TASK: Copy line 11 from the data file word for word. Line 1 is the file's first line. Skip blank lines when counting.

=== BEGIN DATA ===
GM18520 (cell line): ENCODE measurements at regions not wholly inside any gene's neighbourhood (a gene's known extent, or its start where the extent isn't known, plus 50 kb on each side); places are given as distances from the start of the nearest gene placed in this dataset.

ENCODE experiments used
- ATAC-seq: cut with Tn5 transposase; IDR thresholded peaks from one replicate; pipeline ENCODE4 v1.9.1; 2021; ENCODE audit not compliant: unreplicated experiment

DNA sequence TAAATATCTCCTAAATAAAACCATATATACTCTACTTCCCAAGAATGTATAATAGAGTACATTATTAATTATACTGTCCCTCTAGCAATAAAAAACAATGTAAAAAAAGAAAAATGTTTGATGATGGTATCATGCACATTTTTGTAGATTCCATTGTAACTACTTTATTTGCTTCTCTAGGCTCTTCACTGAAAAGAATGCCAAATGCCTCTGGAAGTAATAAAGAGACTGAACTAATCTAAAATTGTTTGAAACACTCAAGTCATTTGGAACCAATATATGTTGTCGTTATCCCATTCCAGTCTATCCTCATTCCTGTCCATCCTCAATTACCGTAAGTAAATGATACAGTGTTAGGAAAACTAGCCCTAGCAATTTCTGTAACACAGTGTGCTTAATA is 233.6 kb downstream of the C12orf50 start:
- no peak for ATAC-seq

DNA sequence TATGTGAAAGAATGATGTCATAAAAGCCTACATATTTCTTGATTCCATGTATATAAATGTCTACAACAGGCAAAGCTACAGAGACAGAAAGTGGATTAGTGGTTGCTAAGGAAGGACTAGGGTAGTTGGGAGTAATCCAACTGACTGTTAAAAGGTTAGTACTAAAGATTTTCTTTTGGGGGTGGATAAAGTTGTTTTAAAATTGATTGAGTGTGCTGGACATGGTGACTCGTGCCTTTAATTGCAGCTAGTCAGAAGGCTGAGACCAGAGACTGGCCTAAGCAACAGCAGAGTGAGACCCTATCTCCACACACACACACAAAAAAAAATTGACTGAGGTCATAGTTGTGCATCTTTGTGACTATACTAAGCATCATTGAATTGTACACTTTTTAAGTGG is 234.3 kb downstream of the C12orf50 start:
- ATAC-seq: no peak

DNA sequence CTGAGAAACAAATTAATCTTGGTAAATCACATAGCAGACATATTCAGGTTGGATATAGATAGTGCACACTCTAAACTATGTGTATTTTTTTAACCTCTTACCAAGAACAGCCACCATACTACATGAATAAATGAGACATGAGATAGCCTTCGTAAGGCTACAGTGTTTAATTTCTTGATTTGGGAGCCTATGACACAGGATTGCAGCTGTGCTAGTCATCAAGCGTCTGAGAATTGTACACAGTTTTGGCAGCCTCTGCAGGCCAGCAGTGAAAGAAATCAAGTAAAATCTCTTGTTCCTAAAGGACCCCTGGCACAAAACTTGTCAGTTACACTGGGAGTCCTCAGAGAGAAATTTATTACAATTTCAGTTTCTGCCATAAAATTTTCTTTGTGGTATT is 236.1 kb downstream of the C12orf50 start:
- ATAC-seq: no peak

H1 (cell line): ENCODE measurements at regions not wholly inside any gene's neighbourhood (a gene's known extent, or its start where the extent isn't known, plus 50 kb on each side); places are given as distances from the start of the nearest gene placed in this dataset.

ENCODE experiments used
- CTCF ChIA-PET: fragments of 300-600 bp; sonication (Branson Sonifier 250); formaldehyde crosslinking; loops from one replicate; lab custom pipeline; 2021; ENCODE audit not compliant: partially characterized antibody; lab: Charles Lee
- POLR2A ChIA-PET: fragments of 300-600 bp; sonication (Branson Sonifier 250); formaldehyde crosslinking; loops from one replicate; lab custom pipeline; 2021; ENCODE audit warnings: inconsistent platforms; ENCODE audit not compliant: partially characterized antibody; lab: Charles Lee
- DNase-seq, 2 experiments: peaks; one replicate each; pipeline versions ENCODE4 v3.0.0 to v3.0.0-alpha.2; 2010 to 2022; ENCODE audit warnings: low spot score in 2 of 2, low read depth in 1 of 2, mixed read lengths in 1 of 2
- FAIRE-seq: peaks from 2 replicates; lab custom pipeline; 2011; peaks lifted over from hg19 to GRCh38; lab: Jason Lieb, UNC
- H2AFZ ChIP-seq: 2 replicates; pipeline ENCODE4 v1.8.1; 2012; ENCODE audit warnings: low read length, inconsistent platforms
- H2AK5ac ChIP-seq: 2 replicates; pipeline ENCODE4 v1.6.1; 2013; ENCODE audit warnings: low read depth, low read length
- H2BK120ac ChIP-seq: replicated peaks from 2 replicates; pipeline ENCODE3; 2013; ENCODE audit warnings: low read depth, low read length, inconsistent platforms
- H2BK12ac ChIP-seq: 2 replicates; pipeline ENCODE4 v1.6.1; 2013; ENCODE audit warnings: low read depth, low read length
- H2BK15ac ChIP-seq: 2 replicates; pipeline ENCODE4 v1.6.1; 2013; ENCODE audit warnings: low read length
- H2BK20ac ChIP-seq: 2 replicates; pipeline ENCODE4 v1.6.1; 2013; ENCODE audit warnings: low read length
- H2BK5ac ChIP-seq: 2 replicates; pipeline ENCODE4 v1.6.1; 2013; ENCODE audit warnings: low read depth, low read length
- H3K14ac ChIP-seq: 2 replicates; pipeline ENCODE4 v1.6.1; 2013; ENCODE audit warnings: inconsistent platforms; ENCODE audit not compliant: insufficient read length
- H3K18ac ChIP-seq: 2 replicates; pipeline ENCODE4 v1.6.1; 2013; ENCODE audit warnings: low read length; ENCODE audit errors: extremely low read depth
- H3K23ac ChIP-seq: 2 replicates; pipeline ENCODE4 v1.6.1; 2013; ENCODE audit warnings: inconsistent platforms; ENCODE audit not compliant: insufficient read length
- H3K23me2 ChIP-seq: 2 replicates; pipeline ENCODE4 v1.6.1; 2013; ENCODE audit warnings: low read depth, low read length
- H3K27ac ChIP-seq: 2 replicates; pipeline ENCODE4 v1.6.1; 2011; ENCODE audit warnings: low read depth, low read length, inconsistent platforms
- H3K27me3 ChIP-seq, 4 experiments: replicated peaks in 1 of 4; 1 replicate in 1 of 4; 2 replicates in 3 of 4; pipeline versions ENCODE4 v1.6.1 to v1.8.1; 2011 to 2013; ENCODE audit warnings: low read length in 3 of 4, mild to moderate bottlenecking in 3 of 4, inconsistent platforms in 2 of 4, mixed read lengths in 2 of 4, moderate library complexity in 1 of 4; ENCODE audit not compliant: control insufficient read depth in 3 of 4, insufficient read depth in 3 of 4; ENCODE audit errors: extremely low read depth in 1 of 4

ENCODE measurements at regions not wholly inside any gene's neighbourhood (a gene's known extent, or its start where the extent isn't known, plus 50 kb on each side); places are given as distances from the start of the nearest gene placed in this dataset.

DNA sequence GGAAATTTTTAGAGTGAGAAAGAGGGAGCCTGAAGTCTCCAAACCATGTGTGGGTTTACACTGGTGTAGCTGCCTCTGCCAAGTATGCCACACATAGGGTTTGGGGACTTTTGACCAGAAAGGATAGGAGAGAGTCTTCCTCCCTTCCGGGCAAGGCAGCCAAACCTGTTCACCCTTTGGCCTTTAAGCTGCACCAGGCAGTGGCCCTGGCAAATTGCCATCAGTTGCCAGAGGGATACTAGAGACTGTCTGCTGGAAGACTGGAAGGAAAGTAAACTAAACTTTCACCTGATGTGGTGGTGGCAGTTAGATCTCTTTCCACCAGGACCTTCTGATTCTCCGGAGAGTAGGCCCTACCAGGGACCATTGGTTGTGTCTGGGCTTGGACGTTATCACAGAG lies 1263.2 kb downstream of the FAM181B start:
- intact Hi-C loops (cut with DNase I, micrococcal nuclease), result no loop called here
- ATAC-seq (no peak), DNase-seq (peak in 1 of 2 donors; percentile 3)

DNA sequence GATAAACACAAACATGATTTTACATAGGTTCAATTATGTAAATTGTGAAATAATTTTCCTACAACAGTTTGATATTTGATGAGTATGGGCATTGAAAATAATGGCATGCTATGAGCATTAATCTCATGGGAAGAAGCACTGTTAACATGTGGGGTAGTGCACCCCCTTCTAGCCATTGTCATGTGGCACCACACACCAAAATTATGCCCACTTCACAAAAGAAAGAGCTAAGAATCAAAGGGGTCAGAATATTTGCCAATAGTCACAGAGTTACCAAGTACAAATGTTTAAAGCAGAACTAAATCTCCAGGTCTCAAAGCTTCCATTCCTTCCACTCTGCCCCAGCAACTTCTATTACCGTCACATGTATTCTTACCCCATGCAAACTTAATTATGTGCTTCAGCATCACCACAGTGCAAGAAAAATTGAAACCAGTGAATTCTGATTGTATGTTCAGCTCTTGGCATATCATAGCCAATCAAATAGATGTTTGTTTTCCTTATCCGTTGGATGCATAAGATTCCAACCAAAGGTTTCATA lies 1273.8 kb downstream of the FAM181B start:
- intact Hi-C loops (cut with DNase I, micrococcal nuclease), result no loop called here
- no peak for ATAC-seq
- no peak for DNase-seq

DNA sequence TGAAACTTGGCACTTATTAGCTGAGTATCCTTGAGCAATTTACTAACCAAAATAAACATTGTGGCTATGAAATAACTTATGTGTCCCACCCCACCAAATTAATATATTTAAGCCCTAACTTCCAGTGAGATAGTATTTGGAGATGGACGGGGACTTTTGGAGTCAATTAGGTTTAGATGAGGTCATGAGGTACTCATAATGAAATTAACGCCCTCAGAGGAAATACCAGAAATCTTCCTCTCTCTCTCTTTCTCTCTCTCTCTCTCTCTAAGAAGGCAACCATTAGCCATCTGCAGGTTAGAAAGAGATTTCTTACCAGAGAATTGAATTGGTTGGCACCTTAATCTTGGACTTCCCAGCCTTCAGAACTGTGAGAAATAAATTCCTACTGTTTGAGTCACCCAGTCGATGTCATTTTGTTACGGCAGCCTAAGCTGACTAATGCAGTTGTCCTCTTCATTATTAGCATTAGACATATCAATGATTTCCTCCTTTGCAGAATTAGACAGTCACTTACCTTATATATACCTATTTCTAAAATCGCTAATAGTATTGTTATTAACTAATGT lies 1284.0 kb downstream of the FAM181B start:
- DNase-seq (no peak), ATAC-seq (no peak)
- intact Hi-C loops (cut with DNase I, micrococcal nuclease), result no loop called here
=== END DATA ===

ENCODE experiments used